Just this morning I had to install an update to Firefox to block a flaw that would've allowed an attacker to run a program on my system.

    But that's just it, at least he had an update to install, MS doesn't release security updates as quickly as it needs too, as the first question mentioned.

  • by tie_guy_matt (176397) on Monday August 30, 2004 @03:33PM (#10111340)
    Yes buy a car from me today. Look at all the great features! The controls are so easy to use! Any idiot can drive one!

    Of course we won't perfect the brakes or the air bags for another 10 years or so, but hey the seat belts work most of the time. So buy my car version "XP" now so you can get a taste of what a safe car of the future will be like
  • by Animats (122034) on Monday August 30, 2004 @03:34PM (#10111361) Homepage
    This Slashdot page is being served with a Microsoft ad boasting about their security. Really.
  • Migrations... (Score:5, Interesting)

    by Alaren (682568) on Monday August 30, 2004 @03:35PM (#10111363)

    Well, when a similar announcement was made about the insecurity of IE, we managed to migrate an entire university library (1000+ machines) to FireFox. I know the migration was significant across the country.

    Maybe this will provide some impetus to get us converted to Linux?

  • by DunbarTheInept (764) on Monday August 30, 2004 @03:35PM (#10111366) Homepage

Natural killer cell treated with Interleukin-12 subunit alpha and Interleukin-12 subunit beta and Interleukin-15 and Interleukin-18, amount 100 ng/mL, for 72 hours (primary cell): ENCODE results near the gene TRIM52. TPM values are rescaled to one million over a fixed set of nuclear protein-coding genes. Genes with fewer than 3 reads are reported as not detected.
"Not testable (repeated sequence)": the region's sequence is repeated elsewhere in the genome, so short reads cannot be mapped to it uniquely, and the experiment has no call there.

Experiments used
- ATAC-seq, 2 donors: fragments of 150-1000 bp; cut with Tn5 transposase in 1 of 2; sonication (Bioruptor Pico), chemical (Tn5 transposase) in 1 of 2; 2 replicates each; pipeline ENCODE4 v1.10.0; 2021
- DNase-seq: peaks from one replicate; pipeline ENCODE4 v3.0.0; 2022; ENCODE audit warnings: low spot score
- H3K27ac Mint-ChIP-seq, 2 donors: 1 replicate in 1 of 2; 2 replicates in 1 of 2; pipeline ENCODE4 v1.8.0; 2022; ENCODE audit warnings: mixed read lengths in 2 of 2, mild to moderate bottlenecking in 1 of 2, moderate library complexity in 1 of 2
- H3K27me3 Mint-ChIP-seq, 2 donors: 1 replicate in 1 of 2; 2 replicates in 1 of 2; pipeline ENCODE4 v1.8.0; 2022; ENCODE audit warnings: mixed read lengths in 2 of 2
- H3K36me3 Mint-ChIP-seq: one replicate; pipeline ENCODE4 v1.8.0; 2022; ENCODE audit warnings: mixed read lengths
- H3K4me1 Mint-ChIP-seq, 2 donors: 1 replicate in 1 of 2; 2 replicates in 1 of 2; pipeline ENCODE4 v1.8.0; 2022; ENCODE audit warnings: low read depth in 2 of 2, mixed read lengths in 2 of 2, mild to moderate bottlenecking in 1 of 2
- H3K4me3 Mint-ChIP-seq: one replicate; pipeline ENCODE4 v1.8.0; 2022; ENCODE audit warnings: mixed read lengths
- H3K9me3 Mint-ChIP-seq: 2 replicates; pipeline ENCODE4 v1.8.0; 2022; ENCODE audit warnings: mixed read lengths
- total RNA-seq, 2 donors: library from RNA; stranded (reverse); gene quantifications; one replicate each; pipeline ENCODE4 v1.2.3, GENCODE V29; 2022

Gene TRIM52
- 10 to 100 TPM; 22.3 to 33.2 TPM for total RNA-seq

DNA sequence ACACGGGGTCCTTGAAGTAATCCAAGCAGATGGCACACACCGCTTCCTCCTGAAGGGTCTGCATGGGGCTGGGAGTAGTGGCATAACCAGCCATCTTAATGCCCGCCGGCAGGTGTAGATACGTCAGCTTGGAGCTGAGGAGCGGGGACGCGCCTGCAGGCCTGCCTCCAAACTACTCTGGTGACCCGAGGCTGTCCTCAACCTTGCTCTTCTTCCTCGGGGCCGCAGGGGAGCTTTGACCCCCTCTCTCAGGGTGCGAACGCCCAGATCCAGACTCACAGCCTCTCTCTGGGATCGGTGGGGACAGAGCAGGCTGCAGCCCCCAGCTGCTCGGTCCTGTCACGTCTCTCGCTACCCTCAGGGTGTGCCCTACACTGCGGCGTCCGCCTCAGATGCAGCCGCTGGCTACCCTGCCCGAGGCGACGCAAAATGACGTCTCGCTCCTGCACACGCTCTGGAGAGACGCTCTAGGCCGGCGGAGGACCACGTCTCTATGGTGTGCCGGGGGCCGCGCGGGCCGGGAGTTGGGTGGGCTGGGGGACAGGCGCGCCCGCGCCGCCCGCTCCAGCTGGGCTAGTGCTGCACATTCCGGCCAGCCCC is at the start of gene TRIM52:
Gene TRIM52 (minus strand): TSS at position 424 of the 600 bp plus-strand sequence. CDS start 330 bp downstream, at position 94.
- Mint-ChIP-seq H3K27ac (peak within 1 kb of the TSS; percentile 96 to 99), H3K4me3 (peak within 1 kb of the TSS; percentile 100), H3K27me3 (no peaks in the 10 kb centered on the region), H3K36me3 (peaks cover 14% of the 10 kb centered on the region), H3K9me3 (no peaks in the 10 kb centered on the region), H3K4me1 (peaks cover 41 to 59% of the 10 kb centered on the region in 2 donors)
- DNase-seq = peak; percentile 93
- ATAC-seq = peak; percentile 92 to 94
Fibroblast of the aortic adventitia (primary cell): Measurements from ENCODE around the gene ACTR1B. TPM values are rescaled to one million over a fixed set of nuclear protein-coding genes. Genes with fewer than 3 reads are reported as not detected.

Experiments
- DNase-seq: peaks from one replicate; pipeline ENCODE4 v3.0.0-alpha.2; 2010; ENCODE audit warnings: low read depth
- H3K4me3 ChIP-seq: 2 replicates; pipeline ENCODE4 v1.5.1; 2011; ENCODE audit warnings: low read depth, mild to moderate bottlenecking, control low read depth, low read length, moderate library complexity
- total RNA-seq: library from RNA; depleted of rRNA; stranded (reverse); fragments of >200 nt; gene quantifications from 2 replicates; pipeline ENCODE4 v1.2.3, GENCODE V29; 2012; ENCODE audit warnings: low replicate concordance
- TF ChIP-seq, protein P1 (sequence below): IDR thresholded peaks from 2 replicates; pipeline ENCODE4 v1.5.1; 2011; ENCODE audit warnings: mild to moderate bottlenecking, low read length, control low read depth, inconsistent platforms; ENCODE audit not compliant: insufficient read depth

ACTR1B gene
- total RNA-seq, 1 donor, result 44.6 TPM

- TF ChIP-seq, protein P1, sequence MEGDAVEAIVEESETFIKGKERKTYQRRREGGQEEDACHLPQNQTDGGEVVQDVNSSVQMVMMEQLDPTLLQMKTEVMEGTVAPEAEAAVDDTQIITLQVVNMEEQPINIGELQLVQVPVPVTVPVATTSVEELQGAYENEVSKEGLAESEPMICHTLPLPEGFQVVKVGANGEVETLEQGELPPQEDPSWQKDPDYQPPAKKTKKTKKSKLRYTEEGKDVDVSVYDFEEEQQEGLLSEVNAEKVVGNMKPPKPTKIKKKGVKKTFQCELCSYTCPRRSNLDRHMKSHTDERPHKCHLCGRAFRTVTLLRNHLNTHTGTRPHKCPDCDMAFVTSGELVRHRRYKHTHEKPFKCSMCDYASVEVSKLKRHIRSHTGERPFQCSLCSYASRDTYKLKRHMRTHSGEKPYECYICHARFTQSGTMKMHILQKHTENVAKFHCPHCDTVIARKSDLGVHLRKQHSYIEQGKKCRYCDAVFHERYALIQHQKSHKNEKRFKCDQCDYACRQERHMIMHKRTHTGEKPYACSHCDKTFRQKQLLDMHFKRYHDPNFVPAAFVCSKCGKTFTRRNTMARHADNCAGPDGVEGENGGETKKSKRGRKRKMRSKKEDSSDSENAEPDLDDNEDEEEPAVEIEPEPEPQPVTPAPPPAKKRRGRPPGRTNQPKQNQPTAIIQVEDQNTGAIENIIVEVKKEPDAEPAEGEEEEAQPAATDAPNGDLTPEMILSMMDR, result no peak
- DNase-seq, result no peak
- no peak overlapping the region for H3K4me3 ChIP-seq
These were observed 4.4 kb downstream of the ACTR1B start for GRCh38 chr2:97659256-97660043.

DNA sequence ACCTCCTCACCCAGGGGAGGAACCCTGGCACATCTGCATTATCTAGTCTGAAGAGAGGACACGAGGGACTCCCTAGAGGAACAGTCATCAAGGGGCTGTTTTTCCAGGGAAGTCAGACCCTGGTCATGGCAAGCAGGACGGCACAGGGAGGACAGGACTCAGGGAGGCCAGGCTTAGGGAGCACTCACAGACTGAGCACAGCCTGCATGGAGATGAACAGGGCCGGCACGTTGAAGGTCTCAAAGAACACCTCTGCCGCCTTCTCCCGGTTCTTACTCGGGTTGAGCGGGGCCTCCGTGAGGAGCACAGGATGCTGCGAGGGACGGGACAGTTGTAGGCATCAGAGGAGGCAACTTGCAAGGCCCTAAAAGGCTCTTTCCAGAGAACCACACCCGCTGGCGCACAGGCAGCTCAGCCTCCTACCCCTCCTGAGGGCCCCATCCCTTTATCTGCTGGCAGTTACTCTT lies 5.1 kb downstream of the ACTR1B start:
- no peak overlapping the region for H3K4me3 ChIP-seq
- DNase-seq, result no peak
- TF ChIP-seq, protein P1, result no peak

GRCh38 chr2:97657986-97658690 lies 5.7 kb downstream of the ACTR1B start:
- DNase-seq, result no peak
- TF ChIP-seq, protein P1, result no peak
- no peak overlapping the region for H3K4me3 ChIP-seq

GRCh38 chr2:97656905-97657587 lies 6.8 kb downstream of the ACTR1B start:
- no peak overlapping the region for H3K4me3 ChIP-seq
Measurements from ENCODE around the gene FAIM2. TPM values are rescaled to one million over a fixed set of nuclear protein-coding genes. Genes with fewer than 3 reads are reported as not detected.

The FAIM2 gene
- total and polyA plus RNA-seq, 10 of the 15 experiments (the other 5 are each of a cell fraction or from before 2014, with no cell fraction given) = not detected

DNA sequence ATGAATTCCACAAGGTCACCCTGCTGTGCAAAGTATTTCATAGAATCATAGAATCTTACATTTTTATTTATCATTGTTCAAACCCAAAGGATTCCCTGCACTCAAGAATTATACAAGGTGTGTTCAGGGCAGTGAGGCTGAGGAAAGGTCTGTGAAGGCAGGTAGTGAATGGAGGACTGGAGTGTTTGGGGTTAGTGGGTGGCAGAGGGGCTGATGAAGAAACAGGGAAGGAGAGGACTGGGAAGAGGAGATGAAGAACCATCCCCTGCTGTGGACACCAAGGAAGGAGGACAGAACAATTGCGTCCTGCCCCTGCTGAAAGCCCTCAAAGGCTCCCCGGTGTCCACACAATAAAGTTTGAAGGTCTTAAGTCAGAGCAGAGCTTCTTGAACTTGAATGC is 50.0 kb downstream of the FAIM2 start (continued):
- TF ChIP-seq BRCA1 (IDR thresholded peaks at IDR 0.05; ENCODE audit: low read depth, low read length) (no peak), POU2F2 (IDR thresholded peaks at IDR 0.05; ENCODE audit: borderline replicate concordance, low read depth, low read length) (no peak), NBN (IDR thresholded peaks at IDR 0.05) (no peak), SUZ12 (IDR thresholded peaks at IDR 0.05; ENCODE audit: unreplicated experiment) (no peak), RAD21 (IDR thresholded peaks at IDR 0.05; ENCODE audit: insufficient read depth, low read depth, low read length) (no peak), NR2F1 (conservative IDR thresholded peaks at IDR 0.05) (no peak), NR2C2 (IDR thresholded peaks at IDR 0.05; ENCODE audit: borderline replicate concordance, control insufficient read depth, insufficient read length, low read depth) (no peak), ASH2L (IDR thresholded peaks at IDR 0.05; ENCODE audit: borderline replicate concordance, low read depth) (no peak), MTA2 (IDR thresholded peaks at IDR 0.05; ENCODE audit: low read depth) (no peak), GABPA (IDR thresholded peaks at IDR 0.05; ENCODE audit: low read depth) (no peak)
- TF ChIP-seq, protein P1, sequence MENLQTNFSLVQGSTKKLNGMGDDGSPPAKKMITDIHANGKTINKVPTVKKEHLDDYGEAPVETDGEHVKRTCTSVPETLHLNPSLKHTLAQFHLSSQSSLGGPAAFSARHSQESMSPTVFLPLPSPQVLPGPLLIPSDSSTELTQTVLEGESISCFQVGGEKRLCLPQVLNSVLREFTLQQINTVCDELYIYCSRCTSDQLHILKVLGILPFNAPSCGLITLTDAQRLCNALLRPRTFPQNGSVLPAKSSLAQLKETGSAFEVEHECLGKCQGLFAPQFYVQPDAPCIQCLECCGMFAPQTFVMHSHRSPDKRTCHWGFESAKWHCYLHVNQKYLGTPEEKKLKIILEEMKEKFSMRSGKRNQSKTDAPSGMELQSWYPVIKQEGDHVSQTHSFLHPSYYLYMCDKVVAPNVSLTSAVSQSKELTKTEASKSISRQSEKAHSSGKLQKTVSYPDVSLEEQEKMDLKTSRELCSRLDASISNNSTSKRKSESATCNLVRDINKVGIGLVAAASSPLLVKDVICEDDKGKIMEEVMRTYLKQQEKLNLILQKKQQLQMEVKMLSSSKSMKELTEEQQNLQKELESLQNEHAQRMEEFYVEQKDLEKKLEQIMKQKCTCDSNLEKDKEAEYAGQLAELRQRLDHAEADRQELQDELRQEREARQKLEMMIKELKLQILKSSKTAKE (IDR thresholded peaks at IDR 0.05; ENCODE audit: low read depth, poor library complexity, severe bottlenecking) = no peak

What in the blazes does it mean for something to finally be "secure"?? It's not as if it's actually an achievable goal, and it's not as if you'd have a way to detect when you'd achieved it even if it was achievable.

    The 100% secure line is an asymptote. You can get fractionally closer to it, but never ever actually achieve it.
  • To be fair... (Score:5, Insightful)

    by artemis67 (93453) on Monday August 30, 2004 @03:36PM (#10111372)
    he didn't say that FireFox was his primary browser, he just said that he had to patch it because of a vulnerability.

    I would hope that as a program manager he would have a copy of each of the competing browsers on his system, so that he can steal... ah, borrow, ideas from them.
    • he didn't say that FireFox was his primary browser, he just said that he had to patch it because of a vulnerability.

      I would hope that as a program manager he would have a copy of each of the competing browsers on his system, so that he can steal... ah, borrow, ideas from them.


      What made this quote so striking isn't that he uses a competitor's product (he *should* be using their product). The point is that he *must* use a competing product because IE isn't secure in this case. To underline the matter bot